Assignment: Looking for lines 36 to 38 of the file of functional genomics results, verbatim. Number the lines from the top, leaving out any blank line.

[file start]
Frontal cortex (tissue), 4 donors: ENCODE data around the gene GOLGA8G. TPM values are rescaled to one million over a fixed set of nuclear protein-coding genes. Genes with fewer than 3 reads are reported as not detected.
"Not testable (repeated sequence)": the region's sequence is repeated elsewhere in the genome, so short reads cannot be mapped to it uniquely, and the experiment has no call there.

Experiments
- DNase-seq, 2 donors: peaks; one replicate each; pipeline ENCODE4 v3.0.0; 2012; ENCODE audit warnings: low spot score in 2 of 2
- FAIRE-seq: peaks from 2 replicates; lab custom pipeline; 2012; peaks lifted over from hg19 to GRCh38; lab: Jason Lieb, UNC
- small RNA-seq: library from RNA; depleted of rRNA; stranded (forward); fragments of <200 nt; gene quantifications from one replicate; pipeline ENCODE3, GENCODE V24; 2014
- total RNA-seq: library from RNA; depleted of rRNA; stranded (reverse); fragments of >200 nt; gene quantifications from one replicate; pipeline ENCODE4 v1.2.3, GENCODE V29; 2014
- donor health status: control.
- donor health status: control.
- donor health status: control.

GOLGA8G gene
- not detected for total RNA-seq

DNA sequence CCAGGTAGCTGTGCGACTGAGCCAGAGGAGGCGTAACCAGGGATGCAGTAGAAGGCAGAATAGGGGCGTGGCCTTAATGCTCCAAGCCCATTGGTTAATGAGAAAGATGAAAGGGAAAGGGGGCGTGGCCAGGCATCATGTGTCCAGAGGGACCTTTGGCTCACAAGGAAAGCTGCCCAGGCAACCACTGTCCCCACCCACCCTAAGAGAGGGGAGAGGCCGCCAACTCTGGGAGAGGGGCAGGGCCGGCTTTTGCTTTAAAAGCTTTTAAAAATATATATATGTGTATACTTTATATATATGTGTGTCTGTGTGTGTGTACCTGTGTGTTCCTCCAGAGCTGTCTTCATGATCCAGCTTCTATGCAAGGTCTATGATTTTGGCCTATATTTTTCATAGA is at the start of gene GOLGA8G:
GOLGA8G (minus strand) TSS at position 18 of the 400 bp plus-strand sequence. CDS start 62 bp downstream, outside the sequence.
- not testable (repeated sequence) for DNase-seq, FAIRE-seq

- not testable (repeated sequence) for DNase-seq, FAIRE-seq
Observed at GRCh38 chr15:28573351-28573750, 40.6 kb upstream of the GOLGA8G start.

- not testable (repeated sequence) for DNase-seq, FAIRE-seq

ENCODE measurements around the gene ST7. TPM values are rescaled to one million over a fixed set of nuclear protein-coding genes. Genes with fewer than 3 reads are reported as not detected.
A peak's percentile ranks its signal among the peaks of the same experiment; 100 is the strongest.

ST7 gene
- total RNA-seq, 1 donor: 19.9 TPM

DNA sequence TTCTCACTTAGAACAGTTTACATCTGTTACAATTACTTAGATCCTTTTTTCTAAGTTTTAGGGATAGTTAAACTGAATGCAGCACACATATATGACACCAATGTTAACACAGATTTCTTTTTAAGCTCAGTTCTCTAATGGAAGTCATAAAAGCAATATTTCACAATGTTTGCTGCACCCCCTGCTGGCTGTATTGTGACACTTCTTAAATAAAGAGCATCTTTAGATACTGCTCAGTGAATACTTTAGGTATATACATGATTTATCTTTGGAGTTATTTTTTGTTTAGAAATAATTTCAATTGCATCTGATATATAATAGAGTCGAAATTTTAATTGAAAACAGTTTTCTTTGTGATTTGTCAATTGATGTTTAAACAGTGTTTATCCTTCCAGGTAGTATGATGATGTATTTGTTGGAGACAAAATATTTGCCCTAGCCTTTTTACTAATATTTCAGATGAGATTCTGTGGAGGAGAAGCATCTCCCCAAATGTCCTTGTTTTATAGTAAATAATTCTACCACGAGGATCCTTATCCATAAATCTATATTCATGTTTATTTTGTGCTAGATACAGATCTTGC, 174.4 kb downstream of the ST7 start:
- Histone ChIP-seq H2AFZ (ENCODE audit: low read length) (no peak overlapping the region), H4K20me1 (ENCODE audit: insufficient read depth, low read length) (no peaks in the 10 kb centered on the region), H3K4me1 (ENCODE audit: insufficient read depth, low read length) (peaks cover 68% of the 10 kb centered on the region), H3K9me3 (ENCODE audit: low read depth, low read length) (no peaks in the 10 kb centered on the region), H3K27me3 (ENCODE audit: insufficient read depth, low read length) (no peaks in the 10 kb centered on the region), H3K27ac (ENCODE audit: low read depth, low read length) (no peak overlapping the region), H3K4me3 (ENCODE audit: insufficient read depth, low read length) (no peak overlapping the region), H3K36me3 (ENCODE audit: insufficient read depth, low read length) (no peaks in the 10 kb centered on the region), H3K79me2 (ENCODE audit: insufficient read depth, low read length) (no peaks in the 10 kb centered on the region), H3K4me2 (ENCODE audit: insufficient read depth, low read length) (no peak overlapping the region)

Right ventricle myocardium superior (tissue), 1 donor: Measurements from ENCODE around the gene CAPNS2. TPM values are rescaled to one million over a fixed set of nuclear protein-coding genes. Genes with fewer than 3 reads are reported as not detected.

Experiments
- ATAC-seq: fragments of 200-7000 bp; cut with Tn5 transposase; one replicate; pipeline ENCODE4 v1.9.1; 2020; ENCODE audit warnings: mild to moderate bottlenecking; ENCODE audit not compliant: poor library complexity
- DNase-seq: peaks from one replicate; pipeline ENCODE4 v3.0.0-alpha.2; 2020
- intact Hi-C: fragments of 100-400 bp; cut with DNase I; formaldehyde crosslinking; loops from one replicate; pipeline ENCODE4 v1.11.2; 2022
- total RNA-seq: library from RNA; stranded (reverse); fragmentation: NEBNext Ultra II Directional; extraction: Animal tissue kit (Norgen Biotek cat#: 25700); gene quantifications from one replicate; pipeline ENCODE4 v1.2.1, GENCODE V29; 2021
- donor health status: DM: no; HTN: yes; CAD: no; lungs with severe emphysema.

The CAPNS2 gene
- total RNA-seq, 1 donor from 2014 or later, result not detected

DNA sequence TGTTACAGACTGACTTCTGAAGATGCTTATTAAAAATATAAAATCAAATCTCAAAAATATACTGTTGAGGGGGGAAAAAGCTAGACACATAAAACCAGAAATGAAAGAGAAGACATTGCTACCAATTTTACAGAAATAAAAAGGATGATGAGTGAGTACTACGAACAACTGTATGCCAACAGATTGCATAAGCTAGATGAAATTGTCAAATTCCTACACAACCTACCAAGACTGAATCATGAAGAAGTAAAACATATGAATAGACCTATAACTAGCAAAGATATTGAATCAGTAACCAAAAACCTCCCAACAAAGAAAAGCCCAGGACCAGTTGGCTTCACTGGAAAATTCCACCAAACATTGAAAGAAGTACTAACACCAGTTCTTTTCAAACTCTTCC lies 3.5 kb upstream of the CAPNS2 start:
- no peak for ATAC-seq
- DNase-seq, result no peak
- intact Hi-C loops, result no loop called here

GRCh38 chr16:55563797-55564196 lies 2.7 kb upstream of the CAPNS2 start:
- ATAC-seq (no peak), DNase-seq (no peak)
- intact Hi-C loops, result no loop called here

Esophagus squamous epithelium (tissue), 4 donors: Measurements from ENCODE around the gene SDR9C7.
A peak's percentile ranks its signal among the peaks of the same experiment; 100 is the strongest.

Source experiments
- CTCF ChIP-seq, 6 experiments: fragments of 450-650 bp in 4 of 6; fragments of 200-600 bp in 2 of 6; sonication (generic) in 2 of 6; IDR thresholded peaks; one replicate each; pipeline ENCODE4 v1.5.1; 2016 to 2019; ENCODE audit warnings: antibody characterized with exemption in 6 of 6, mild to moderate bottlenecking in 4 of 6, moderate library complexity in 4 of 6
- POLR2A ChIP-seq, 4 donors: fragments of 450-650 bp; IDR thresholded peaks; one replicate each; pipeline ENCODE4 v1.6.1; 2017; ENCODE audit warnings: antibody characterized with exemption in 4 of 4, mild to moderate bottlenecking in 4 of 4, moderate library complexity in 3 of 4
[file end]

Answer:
- DNase-seq, result no peak
- intact Hi-C loops, result no loop called here

GRCh38 chr16:55563797-55564196 lies 2.7 kb upstream of the CAPNS2 start: